Pesach in New York is a unique American experience. It is a time when Jewish families can be seen throughout the city, sampling its numerous cultural and natural attractions. Walk through Central Park during Chol HaMoed and it seems that every other person is a frum Jew, just remember to pack some lunch as most kosher eateries will be closed for the duration of the holiday. Closer to home, there are plenty of places to explore. In no particular order, I give you a brief guide to our hometown borough:
The entire political, legal, and law enforcement establishment of Queens stood in mourning on Tuesday to give their final farewell to District Attorney Richard Brown as his hearse drove past the Queens County Courthouse, Borough Hall, and down Queens Boulevard to the Reform Temple of Forest Hills, where hundreds of mourners honored the borough’s longest serving prosecutor.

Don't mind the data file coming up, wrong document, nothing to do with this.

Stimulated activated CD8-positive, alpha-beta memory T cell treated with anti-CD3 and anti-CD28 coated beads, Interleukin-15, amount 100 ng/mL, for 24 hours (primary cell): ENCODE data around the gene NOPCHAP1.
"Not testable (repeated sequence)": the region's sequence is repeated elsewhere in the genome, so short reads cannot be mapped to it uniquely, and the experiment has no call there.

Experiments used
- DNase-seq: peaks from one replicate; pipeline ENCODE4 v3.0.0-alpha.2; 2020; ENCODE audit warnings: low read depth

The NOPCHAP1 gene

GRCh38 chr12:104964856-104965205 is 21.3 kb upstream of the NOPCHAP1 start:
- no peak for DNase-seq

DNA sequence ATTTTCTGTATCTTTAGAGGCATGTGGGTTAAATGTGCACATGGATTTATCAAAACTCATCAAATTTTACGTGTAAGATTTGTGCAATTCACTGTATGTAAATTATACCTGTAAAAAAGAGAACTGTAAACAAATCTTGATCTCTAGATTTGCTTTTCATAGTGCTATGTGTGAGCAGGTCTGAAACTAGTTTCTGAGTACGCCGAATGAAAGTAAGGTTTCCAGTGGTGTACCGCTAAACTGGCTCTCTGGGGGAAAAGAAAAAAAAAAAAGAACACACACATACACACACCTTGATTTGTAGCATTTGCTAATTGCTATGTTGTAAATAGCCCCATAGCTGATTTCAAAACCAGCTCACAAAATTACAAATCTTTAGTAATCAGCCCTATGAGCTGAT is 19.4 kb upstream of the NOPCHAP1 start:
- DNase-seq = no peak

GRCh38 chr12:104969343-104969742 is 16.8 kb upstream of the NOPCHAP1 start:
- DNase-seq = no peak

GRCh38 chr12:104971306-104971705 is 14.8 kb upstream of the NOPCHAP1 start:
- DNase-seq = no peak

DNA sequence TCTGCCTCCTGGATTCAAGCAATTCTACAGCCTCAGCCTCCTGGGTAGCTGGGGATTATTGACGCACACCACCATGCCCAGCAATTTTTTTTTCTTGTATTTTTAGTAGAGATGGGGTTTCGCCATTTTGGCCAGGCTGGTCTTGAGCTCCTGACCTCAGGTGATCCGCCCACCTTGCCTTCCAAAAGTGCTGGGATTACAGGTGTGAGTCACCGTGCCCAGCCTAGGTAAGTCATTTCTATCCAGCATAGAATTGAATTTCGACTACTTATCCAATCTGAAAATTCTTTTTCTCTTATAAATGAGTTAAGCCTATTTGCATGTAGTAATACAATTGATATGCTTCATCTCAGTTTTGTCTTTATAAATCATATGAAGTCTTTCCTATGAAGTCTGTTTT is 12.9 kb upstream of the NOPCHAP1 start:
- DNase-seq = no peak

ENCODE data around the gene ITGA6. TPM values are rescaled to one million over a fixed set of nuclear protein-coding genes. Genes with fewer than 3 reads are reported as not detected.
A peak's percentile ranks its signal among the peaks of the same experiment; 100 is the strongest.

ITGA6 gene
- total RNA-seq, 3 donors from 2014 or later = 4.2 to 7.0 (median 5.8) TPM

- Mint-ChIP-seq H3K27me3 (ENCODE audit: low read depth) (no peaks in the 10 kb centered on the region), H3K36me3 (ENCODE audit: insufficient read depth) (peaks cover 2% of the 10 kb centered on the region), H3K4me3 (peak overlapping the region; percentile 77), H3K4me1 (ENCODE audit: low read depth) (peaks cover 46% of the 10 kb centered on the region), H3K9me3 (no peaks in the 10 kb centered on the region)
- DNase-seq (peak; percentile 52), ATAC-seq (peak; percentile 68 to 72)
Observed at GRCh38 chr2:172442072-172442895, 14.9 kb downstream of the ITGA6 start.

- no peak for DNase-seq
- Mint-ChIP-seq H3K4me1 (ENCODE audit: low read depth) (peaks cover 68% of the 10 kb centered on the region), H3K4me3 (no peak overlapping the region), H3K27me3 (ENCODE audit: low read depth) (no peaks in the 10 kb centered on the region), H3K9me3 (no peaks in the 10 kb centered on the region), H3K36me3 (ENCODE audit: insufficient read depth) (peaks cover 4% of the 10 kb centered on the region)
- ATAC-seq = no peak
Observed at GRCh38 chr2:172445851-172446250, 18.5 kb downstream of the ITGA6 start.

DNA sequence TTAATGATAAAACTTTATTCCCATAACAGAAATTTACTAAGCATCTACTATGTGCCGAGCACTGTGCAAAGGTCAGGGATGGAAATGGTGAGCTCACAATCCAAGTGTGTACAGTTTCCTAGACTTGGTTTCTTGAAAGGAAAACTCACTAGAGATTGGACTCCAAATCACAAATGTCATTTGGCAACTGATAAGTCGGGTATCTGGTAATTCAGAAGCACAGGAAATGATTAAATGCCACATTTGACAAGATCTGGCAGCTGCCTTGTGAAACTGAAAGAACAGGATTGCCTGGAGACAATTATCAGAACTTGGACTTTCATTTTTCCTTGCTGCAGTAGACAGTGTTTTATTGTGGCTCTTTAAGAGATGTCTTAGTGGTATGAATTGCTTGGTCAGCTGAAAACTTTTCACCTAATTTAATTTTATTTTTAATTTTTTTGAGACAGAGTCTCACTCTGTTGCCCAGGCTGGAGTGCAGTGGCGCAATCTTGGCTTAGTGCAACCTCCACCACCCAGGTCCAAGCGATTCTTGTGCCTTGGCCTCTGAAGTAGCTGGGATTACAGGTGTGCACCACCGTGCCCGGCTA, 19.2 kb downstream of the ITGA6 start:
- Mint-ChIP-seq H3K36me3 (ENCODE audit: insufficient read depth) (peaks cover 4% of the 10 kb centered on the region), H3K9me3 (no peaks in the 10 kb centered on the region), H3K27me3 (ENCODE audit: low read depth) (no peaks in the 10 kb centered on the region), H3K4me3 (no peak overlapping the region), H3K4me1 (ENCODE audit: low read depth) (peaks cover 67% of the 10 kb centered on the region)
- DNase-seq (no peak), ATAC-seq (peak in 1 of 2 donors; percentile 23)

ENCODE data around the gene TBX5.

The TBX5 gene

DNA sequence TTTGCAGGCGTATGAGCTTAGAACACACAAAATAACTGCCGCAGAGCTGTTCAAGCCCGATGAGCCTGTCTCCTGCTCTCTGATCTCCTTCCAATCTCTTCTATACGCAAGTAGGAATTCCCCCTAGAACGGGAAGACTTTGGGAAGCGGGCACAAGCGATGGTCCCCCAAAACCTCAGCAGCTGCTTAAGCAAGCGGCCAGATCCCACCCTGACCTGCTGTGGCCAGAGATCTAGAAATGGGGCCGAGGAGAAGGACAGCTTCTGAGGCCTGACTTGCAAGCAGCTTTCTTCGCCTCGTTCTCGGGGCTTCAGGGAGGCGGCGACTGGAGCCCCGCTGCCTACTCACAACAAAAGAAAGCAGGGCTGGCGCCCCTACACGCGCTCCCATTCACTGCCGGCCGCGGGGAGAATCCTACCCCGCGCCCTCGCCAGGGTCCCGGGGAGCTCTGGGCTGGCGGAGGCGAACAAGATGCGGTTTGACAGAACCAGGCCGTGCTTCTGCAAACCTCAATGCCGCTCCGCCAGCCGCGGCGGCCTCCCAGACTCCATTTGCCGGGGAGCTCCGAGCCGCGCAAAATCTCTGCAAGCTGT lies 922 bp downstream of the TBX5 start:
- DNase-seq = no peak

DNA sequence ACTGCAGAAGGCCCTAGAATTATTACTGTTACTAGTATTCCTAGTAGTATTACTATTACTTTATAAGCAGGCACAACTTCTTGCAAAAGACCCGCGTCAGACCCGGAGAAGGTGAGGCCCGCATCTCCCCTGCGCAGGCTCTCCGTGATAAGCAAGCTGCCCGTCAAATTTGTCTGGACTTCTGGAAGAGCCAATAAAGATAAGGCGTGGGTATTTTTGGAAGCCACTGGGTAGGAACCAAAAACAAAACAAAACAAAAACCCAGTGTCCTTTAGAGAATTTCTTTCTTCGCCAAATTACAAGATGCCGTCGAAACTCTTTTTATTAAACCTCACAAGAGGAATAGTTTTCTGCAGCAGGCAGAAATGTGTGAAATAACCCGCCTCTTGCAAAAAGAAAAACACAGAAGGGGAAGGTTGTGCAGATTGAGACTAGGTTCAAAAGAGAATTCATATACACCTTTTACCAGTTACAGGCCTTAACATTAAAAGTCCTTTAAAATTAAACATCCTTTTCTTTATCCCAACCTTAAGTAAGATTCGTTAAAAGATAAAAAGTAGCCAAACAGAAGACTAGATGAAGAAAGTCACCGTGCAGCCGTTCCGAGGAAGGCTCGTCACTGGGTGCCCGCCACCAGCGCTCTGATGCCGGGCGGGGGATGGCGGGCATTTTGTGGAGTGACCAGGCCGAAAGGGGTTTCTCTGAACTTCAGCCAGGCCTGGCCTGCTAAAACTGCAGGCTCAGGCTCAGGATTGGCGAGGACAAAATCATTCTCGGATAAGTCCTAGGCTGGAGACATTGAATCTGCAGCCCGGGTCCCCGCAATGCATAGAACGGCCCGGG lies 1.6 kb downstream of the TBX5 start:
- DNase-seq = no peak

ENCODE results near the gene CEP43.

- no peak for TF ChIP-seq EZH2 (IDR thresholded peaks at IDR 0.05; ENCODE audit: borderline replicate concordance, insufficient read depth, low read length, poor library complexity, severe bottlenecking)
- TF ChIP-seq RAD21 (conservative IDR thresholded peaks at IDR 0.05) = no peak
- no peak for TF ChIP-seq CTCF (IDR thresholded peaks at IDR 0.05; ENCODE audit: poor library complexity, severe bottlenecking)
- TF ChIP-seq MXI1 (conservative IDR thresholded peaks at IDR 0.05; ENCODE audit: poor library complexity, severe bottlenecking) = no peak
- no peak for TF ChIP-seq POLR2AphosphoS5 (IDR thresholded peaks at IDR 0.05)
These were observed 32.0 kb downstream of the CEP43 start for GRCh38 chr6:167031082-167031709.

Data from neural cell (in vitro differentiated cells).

In his toughest re-election race, exit polls showed Israeli Prime Minister Benjamin Netanyahu a couple of percentage points behind centrist rival Benny Gantz, but by the end of the evening on Tuesday, early counting returns projected the incumbent ahead. “The right-wing bloc led by Likud clearly won,” Netanyahu said to his supporters. “I thank Israeli citizens for their trust. I will begin forming a right-wing government with our natural partners already tonight.”
For many Jewish families, the preparations for Pesach begin shortly after the end of Purim. But for the Met Council, New York’s leading provider of food assistance in the Jewish community, the holiday comes to mind six months in advance. “It is a massive effort that serves thousands of homes through our local partners who know their neighborhoods,” said Met Council CEO David Greenfield. “In the past
The Chazaq organization is renowned for its inspirational lectures and for its outreach to the unaffiliated offering life-changing after-school programs for public school youth and transferring hundreds of students to yeshivah.